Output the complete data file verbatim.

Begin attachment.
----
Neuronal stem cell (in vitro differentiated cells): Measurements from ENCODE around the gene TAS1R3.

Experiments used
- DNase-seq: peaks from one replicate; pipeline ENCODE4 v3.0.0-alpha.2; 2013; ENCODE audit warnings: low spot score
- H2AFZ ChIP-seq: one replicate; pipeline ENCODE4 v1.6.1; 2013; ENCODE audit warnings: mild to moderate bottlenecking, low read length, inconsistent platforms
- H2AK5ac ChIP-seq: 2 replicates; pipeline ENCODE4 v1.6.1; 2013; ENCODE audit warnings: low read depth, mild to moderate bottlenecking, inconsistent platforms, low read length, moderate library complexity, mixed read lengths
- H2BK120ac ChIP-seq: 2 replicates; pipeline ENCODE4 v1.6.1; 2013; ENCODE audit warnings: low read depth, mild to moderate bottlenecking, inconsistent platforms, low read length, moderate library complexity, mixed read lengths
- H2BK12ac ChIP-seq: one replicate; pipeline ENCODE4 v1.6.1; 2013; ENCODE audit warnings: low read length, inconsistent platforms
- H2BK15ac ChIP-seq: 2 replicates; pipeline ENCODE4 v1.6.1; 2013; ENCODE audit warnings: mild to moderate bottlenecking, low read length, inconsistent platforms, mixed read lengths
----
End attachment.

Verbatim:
Neuronal stem cell (in vitro differentiated cells): Measurements from ENCODE around the gene TAS1R3.

Experiments used
- DNase-seq: peaks from one replicate; pipeline ENCODE4 v3.0.0-alpha.2; 2013; ENCODE audit warnings: low spot score
- H2AFZ ChIP-seq: one replicate; pipeline ENCODE4 v1.6.1; 2013; ENCODE audit warnings: mild to moderate bottlenecking, low read length, inconsistent platforms
- H2AK5ac ChIP-seq: 2 replicates; pipeline ENCODE4 v1.6.1; 2013; ENCODE audit warnings: low read depth, mild to moderate bottlenecking, inconsistent platforms, low read length, moderate library complexity, mixed read lengths
- H2BK120ac ChIP-seq: 2 replicates; pipeline ENCODE4 v1.6.1; 2013; ENCODE audit warnings: low read depth, mild to moderate bottlenecking, inconsistent platforms, low read length, moderate library complexity, mixed read lengths
- H2BK12ac ChIP-seq: one replicate; pipeline ENCODE4 v1.6.1; 2013; ENCODE audit warnings: low read length, inconsistent platforms
- H2BK15ac ChIP-seq: 2 replicates; pipeline ENCODE4 v1.6.1; 2013; ENCODE audit warnings: mild to moderate bottlenecking, low read length, inconsistent platforms, mixed read lengths